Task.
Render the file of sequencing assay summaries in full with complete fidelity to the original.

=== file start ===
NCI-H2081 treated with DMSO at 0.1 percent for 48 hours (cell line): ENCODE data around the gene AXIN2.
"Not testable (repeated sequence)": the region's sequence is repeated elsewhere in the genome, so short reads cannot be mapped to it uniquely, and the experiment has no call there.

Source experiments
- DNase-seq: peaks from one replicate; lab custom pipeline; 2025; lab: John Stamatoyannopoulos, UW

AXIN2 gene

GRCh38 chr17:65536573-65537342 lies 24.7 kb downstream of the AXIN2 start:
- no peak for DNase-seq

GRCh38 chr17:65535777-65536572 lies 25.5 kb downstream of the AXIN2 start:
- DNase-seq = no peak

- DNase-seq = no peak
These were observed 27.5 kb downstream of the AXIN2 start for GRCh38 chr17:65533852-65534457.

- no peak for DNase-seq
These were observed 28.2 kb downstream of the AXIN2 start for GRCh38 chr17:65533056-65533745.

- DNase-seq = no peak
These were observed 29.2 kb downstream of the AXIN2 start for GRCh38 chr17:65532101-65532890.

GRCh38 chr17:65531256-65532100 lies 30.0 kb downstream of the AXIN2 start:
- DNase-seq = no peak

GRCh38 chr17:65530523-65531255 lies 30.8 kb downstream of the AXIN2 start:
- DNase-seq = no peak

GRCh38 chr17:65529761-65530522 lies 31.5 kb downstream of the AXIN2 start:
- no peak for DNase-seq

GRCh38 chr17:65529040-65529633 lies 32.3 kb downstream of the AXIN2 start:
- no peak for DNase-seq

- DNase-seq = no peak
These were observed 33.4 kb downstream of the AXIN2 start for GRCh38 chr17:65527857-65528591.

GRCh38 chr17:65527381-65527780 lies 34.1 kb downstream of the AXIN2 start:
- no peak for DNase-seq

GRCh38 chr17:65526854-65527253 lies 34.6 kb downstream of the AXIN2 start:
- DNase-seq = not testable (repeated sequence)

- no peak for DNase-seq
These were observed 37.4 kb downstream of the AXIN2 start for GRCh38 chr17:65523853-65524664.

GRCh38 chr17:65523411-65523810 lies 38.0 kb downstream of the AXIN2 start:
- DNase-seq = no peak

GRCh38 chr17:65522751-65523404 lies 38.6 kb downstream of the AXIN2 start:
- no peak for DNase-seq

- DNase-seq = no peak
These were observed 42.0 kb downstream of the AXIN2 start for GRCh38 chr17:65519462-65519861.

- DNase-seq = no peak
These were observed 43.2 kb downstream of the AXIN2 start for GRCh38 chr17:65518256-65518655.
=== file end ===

NCI-H2081 treated with DMSO at 0.1 percent for 48 hours (cell line): ENCODE data around the gene AXIN2.
"Not testable (repeated sequence)": the region's sequence is repeated elsewhere in the genome, so short reads cannot be mapped to it uniquely, and the experiment has no call there.

Source experiments
- DNase-seq: peaks from one replicate; lab custom pipeline; 2025; lab: John Stamatoyannopoulos, UW

AXIN2 gene

GRCh38 chr17:65536573-65537342 lies 24.7 kb downstream of the AXIN2 start:
- no peak for DNase-seq

GRCh38 chr17:65535777-65536572 lies 25.5 kb downstream of the AXIN2 start:
- DNase-seq = no peak

- DNase-seq = no peak
These were observed 27.5 kb downstream of the AXIN2 start for GRCh38 chr17:65533852-65534457.

- no peak for DNase-seq
These were observed 28.2 kb downstream of the AXIN2 start for GRCh38 chr17:65533056-65533745.

- DNase-seq = no peak
These were observed 29.2 kb downstream of the AXIN2 start for GRCh38 chr17:65532101-65532890.

GRCh38 chr17:65531256-65532100 lies 30.0 kb downstream of the AXIN2 start:
- DNase-seq = no peak

GRCh38 chr17:65530523-65531255 lies 30.8 kb downstream of the AXIN2 start:
- DNase-seq = no peak

GRCh38 chr17:65529761-65530522 lies 31.5 kb downstream of the AXIN2 start:
- no peak for DNase-seq

GRCh38 chr17:65529040-65529633 lies 32.3 kb downstream of the AXIN2 start:
- no peak for DNase-seq

- DNase-seq = no peak
These were observed 33.4 kb downstream of the AXIN2 start for GRCh38 chr17:65527857-65528591.

GRCh38 chr17:65527381-65527780 lies 34.1 kb downstream of the AXIN2 start:
- no peak for DNase-seq

GRCh38 chr17:65526854-65527253 lies 34.6 kb downstream of the AXIN2 start:
- DNase-seq = not testable (repeated sequence)

- no peak for DNase-seq
These were observed 37.4 kb downstream of the AXIN2 start for GRCh38 chr17:65523853-65524664.

GRCh38 chr17:65523411-65523810 lies 38.0 kb downstream of the AXIN2 start:
- DNase-seq = no peak

GRCh38 chr17:65522751-65523404 lies 38.6 kb downstream of the AXIN2 start:
- no peak for DNase-seq

- DNase-seq = no peak
These were observed 42.0 kb downstream of the AXIN2 start for GRCh38 chr17:65519462-65519861.

- DNase-seq = no peak
These were observed 43.2 kb downstream of the AXIN2 start for GRCh38 chr17:65518256-65518655.